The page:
See inside Sunderland's new Grinder Central in transformed historic Hills bookstore building

A successful coffee shop has brought its popular brews to the city centre – and the site is a real turn up for the books.

Thursday, 10th February 2022, 11:37 am

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Grinder Central is one of the creative businesses to open their doors in the former Hills bookstore in Waterloo Place, which has undergone a major refurbishment to transform it into a community hub.

Now called Hills once more, the once-beloved book shop is now home to a coffee shop, beauty studio, gallery space, artist studios and counselling room.

Grinder Central is one of the businesses to occupy the ground floor of Hills Art Centre. A sister site to the original Grinder in Durham Road, the new central coffee shop has given owners Michael Curtis and Riki Tsang the chance to expand their offering.

Grinder Central has opened at the new Hills Arts Centre

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Since opening the first site in September 2019, the partners have built up a loyal following thanks to their quality brews and cakes and pastries from local suppliers such as Bread& artisan bakery and Cinnabomb.

The first Grinder will remain in operation, but, at triple the size, Grinder Central has space for sit-in as well as its own kitchen facilities, meaning they can prepare more in-house dishes and increase the menu to include sandwiches, with some unusual options such as Nutella and chorizo and Nutella s’mores toasted brioche.

Michael says it’s fantastic to be part of a wave of investment in the city centre.

"I don’t think there has ever been as many changes in Sunderland as there are at the minute,” he said. “The high street hasn’t been in its best form in the past, but all the new developments are unlocking its potential.”

Grinder Coffee Co directors Michael Curtis and Riki Tsang.

Speaking about why they chose to invest in a second site, Michael said: "The feedback we’ve had from customers is that a lot of them work in the city centre but walk to us in Durham Road to get a coffee, so would like something more centrally located. People have really supported us, especially in lockdown, and it’s allowed us to invest in Sunderland.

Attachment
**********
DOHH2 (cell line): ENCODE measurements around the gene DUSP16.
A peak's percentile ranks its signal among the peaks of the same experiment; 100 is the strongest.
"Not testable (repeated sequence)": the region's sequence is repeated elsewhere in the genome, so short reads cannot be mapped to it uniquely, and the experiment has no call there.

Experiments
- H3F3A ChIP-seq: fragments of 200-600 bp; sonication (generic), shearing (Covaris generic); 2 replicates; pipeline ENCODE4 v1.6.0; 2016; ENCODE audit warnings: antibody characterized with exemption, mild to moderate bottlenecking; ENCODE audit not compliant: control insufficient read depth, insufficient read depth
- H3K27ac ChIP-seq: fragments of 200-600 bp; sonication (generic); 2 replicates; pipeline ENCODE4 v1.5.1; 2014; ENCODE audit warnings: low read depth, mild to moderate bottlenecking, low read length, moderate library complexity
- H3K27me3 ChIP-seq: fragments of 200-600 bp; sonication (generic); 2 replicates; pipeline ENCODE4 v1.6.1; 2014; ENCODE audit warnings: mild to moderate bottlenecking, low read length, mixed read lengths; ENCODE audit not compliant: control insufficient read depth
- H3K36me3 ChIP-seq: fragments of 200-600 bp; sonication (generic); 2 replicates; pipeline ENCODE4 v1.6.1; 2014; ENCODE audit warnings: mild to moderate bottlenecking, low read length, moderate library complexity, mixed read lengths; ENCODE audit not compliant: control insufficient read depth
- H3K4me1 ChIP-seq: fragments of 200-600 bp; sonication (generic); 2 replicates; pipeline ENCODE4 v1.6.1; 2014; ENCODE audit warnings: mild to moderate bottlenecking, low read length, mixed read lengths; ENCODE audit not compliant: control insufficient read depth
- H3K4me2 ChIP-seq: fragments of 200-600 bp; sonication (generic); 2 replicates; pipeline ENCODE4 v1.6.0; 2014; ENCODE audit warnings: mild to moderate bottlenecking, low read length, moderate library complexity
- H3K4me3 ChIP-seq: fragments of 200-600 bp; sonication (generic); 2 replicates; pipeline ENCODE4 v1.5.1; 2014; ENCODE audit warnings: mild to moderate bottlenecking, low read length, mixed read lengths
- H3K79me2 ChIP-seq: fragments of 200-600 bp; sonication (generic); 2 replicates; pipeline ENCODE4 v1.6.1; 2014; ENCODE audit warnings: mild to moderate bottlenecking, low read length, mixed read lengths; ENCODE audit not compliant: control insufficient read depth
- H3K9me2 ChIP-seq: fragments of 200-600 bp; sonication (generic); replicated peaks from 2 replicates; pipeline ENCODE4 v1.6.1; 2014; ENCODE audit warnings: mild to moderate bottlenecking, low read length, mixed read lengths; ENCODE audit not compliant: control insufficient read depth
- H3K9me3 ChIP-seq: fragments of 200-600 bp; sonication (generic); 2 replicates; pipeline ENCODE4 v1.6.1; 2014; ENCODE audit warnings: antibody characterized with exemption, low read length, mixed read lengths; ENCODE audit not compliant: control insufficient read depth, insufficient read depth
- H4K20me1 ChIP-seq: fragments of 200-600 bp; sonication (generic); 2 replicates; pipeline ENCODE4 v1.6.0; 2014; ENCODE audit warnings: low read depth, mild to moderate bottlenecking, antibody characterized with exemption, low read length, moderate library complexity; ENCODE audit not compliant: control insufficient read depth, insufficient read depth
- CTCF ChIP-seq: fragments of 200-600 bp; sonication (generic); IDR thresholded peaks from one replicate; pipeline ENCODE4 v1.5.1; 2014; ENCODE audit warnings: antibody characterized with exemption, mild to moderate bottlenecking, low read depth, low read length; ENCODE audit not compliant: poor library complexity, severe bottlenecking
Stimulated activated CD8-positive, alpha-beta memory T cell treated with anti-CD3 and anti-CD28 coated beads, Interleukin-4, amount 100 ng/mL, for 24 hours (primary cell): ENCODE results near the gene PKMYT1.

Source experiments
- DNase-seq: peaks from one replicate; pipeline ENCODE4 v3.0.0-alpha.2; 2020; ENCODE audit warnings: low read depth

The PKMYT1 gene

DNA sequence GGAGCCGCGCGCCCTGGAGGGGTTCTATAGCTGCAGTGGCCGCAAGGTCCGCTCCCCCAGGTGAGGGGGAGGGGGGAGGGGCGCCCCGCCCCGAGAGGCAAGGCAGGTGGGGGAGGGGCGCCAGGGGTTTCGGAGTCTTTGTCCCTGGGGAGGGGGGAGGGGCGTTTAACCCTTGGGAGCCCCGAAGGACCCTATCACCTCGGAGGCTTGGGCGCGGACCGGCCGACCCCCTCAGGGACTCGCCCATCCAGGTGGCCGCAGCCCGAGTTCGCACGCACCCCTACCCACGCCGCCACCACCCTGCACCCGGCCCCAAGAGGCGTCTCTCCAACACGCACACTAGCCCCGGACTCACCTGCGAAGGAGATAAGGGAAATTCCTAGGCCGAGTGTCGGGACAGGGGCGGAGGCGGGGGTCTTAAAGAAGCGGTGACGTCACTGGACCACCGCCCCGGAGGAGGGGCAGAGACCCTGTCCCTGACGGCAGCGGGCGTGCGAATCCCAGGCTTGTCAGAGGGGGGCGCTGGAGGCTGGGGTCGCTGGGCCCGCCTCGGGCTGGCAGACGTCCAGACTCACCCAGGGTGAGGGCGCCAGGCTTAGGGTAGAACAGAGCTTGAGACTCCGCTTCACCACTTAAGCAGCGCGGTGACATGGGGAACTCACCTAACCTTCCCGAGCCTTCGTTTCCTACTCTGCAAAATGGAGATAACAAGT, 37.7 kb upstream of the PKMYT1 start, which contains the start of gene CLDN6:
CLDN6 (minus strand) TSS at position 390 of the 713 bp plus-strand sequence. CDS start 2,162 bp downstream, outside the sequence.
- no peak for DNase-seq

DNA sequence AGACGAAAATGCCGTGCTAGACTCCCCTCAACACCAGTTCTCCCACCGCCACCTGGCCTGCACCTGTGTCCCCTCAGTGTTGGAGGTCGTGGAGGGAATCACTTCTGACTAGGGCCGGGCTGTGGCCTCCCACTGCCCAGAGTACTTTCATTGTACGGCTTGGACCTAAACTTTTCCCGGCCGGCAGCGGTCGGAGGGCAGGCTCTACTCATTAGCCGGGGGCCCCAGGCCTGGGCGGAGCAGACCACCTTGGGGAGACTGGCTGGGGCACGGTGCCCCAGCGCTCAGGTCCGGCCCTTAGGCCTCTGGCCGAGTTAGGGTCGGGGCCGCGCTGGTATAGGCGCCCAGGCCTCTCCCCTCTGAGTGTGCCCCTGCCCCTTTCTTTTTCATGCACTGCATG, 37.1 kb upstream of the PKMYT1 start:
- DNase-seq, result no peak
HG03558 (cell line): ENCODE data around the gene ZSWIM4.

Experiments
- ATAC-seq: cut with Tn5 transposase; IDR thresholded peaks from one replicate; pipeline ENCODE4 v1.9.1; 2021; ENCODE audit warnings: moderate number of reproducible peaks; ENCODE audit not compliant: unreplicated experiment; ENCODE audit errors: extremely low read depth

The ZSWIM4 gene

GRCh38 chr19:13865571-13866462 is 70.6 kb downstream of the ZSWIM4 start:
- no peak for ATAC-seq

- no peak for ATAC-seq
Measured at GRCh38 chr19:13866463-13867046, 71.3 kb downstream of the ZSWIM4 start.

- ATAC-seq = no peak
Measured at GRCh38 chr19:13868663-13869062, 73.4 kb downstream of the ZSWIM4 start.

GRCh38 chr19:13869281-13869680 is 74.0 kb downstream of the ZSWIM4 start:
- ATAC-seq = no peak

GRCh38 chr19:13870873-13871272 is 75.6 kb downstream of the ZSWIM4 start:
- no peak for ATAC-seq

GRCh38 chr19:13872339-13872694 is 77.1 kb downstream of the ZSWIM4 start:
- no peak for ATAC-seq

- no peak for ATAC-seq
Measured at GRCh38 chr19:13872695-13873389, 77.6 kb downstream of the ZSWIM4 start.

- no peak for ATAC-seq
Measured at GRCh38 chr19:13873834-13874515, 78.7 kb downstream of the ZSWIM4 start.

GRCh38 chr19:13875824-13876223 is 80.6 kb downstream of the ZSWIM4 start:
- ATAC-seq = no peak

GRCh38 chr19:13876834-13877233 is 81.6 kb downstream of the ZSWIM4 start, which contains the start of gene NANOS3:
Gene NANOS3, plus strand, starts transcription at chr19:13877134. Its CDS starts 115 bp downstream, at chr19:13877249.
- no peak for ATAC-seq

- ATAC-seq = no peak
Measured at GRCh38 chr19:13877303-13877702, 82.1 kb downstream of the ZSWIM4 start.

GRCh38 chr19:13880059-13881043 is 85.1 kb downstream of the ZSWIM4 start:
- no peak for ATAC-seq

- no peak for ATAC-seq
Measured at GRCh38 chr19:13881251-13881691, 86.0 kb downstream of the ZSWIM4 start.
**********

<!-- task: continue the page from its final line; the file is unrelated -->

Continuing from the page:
"The former Hills store is ideal and is a fully accessible site, which we don’t have at Durham Road.”

He added: “It’s actually a really large site, spread over three floors, so was too large for most retailers. However, a multi-purpose arts space is ideal.

"I remember coming here when I was younger for stationary, it was so well-known, so it’s great to see it being put to good use once more.”

Grinder Central has its own kitchen space which will prep food for both sites

Having two shops means Michael and Riki have been able to employ a team of six, including store manager Fiona Mullen, who work between the two sites.

As well as food and drink, the site also sells gifts from local supplier Man Drawer and will be increasing its range in the coming weeks.

The coffee shop will be ideally located when the new train station, set to bring more people to the city, opens. The Riverside development, as well as housing set to be built on the Civic Centre site once it’s demolished, is also set to get more people living and working in the city centre.

The arts centre has breathed new life into the former book store, which sold its last book in 2008.

Michael Curtis started Grinder Coffee Co with partner Riki Tsang in 2019

A once iconic shop in the city which opened in 1852 in Fawcett Street before moving to Waterloo Place, it was much loved by Wearsiders.

Since its time as Hills, the site has been Reds salon, a clothes shop and a charity shop, but it’s been empty for a number of years.

*Grinder Central is open now in Hills Arts Centre, Waterloo Place. The current coffee shop opening hours are Monday to Friday 8am to 4pm and Saturdays 9am to 3pm, but they may change depending on demand.

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The new site serves lunches for sit in, or take away
Hills Arts Centre in Waterloo Place has been named in honour of the former book store, which ran on the site for decades
The new Grinder Central is triple the size of its sister site
Pink slices are, of course, on the menu
The food and drink range has expanded
You can also pick up merchandise and gift ware
In house roast